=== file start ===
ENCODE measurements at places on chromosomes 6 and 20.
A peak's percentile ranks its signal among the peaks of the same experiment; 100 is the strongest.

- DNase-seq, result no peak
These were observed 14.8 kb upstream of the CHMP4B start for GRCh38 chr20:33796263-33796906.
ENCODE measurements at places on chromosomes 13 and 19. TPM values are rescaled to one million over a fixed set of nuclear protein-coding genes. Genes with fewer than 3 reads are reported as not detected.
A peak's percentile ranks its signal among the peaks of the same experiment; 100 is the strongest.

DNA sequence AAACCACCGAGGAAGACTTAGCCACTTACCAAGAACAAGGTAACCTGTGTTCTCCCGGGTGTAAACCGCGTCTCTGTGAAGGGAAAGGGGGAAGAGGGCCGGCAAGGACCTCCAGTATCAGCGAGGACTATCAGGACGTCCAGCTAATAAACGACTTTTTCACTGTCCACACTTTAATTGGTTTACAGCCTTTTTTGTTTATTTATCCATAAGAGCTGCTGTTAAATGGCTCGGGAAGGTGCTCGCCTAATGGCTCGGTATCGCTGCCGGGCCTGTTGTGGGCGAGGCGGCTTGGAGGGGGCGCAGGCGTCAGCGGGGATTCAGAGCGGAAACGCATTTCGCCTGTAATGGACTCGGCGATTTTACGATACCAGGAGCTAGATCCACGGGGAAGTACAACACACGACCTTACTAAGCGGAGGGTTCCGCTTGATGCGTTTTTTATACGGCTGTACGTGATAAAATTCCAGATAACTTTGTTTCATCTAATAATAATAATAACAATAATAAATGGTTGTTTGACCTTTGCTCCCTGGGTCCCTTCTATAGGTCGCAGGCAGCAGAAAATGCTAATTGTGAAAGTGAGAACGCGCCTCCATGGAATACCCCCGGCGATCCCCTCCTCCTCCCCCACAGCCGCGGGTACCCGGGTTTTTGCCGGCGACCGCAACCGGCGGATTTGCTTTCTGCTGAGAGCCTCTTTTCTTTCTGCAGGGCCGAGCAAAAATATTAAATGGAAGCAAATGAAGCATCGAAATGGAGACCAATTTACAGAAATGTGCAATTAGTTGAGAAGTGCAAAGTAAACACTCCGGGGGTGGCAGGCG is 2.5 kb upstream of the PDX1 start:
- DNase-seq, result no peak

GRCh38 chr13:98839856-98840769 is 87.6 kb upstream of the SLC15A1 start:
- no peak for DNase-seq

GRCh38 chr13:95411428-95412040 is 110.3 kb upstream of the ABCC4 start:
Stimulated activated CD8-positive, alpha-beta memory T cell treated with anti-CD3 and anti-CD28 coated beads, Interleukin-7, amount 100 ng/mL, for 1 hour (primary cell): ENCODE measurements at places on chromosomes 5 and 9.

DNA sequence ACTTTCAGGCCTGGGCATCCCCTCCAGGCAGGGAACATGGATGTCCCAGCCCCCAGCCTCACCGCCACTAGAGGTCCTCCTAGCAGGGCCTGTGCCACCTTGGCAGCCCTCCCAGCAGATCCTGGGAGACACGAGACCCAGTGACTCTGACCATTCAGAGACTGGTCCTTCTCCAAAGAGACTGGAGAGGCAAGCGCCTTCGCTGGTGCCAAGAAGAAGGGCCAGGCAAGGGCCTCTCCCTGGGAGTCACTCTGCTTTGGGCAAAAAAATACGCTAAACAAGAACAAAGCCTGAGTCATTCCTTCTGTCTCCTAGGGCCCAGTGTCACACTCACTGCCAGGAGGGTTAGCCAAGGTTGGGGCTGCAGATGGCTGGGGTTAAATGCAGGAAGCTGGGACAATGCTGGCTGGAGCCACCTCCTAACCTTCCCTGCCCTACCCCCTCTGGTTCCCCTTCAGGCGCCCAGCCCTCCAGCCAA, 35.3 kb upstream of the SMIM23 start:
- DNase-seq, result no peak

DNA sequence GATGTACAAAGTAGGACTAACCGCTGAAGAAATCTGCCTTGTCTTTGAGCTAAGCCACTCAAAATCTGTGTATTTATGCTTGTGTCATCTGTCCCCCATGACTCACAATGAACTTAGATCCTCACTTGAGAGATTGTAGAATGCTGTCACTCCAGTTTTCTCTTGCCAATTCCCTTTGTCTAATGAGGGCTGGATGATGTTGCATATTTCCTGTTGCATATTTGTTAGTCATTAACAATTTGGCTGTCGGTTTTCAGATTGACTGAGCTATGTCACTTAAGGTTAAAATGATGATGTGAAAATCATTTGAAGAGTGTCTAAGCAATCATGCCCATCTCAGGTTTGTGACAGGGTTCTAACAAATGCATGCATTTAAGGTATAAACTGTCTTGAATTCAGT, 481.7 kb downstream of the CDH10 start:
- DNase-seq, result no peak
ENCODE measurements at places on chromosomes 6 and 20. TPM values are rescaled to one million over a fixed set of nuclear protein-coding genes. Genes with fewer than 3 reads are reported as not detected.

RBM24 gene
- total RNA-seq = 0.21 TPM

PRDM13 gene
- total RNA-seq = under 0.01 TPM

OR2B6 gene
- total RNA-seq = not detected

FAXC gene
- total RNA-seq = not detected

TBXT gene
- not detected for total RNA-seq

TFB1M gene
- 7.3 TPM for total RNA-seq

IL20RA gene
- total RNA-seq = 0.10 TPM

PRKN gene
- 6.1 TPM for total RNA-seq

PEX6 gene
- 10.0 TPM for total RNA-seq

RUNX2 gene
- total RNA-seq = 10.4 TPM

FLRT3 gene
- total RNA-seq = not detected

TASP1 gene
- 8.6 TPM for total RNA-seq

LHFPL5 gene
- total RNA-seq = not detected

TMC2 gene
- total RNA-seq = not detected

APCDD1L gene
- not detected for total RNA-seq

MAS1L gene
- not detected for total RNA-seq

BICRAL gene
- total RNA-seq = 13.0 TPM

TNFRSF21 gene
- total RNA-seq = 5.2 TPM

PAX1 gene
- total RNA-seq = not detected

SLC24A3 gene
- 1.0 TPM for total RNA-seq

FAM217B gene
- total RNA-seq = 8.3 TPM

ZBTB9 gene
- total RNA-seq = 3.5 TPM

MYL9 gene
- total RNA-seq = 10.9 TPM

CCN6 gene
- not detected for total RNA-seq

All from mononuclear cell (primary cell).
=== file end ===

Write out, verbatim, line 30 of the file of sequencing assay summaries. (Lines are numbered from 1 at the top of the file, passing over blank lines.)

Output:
IL20RA gene